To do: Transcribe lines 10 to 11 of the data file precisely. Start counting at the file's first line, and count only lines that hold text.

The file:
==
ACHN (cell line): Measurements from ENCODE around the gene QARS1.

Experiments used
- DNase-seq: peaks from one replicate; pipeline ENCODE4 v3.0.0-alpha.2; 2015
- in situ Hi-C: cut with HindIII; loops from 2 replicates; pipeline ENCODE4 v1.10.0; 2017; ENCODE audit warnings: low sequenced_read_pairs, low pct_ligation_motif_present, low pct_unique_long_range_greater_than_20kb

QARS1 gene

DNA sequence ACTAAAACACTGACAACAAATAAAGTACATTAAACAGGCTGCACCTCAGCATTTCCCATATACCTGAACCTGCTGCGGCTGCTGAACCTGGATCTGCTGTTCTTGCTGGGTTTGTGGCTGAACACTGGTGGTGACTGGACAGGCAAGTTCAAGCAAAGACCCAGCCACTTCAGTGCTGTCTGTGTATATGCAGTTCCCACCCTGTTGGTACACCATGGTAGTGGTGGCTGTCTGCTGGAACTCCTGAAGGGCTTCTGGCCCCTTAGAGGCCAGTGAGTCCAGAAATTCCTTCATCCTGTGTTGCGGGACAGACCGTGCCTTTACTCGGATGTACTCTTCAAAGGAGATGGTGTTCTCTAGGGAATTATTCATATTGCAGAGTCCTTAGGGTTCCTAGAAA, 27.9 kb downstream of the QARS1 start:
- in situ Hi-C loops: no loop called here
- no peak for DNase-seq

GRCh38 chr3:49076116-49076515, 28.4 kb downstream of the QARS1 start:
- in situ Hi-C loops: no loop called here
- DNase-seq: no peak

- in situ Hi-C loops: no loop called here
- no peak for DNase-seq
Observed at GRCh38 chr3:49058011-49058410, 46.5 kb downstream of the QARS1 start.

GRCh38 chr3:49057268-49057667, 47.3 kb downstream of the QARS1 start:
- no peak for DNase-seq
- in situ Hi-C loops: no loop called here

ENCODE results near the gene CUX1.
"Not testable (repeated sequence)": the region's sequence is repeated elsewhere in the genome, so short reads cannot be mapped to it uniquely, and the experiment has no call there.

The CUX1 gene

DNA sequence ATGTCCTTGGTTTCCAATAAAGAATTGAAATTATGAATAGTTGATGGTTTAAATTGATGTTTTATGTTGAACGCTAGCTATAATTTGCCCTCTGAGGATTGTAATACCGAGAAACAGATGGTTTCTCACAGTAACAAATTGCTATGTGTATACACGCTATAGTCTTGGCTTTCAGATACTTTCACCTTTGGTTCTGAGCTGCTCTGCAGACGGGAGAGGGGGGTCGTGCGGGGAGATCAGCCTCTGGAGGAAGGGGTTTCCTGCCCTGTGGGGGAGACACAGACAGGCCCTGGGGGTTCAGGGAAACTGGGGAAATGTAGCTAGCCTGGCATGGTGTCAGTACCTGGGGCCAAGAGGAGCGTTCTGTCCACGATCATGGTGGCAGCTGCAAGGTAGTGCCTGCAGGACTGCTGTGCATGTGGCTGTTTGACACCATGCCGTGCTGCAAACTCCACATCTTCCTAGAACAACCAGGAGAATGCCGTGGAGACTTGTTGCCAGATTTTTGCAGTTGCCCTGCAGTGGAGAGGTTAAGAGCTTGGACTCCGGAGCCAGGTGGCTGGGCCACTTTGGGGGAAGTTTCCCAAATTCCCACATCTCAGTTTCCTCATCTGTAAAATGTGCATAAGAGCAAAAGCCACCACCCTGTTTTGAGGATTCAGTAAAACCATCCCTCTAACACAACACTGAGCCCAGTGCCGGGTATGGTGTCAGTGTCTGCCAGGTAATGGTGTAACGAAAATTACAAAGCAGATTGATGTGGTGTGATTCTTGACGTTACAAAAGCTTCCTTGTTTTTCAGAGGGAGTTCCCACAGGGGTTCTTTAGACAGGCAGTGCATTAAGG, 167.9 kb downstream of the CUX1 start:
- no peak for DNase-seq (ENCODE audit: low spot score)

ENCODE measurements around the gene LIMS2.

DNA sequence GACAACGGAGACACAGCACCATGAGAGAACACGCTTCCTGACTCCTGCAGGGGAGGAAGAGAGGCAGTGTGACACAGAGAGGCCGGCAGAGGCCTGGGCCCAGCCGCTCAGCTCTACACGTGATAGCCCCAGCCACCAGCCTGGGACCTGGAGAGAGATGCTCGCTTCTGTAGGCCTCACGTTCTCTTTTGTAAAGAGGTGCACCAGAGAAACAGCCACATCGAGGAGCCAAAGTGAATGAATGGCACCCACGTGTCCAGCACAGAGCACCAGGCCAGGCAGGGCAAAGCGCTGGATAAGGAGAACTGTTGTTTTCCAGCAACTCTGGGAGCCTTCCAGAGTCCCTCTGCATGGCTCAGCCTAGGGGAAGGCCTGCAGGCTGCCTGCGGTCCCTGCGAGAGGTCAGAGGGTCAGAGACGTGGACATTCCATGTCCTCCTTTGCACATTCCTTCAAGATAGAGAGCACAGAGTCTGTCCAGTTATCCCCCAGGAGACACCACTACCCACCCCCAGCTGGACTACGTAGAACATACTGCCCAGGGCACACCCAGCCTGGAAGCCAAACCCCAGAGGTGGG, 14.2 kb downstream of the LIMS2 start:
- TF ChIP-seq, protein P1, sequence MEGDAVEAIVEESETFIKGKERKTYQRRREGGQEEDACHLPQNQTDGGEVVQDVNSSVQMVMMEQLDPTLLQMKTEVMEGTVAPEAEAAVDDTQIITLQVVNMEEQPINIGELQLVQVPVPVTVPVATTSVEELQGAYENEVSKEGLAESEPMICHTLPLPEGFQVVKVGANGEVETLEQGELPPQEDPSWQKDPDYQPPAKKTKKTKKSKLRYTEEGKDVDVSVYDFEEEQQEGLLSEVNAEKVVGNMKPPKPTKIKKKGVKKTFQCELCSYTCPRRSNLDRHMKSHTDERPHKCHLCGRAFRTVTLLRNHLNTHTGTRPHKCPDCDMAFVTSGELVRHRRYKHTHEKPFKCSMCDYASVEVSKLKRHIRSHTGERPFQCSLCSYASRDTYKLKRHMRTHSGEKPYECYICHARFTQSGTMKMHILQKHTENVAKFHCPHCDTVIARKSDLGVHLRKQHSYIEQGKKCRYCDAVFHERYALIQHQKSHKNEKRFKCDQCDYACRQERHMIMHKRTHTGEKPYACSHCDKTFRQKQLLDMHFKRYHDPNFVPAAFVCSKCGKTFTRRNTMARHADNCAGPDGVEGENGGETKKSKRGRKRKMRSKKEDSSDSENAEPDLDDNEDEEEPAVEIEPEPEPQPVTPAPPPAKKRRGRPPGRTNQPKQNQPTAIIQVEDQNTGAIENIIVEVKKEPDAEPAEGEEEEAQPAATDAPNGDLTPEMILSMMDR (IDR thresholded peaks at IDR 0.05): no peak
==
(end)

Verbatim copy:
- in situ Hi-C loops: no loop called here
- DNase-seq: no peak